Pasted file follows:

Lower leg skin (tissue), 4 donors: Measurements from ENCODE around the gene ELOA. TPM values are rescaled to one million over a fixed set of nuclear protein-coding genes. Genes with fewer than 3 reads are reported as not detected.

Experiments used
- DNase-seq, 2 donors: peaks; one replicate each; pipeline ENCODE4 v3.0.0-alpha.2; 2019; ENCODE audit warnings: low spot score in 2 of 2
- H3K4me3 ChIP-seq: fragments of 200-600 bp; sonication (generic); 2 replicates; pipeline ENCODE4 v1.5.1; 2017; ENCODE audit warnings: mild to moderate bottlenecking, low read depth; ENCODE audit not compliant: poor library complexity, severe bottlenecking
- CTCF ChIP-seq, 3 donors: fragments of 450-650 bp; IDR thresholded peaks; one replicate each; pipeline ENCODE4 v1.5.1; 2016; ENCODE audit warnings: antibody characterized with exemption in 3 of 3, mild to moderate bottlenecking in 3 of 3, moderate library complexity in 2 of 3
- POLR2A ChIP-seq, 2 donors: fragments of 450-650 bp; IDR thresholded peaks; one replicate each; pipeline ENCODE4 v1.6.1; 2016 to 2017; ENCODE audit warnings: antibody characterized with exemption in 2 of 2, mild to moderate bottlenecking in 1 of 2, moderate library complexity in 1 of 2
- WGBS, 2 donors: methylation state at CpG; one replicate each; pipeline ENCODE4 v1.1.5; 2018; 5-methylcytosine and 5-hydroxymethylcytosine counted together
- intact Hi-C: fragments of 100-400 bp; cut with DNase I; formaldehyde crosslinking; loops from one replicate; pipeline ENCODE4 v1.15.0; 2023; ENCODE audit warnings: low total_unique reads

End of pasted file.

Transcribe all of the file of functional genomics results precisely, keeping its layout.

Lower leg skin (tissue), 4 donors: Measurements from ENCODE around the gene ELOA. TPM values are rescaled to one million over a fixed set of nuclear protein-coding genes. Genes with fewer than 3 reads are reported as not detected.

Experiments used
- DNase-seq, 2 donors: peaks; one replicate each; pipeline ENCODE4 v3.0.0-alpha.2; 2019; ENCODE audit warnings: low spot score in 2 of 2
- H3K4me3 ChIP-seq: fragments of 200-600 bp; sonication (generic); 2 replicates; pipeline ENCODE4 v1.5.1; 2017; ENCODE audit warnings: mild to moderate bottlenecking, low read depth; ENCODE audit not compliant: poor library complexity, severe bottlenecking
- CTCF ChIP-seq, 3 donors: fragments of 450-650 bp; IDR thresholded peaks; one replicate each; pipeline ENCODE4 v1.5.1; 2016; ENCODE audit warnings: antibody characterized with exemption in 3 of 3, mild to moderate bottlenecking in 3 of 3, moderate library complexity in 2 of 3
- POLR2A ChIP-seq, 2 donors: fragments of 450-650 bp; IDR thresholded peaks; one replicate each; pipeline ENCODE4 v1.6.1; 2016 to 2017; ENCODE audit warnings: antibody characterized with exemption in 2 of 2, mild to moderate bottlenecking in 1 of 2, moderate library complexity in 1 of 2
- WGBS, 2 donors: methylation state at CpG; one replicate each; pipeline ENCODE4 v1.1.5; 2018; 5-methylcytosine and 5-hydroxymethylcytosine counted together
- intact Hi-C: fragments of 100-400 bp; cut with DNase I; formaldehyde crosslinking; loops from one replicate; pipeline ENCODE4 v1.15.0; 2023; ENCODE audit warnings: low total_unique reads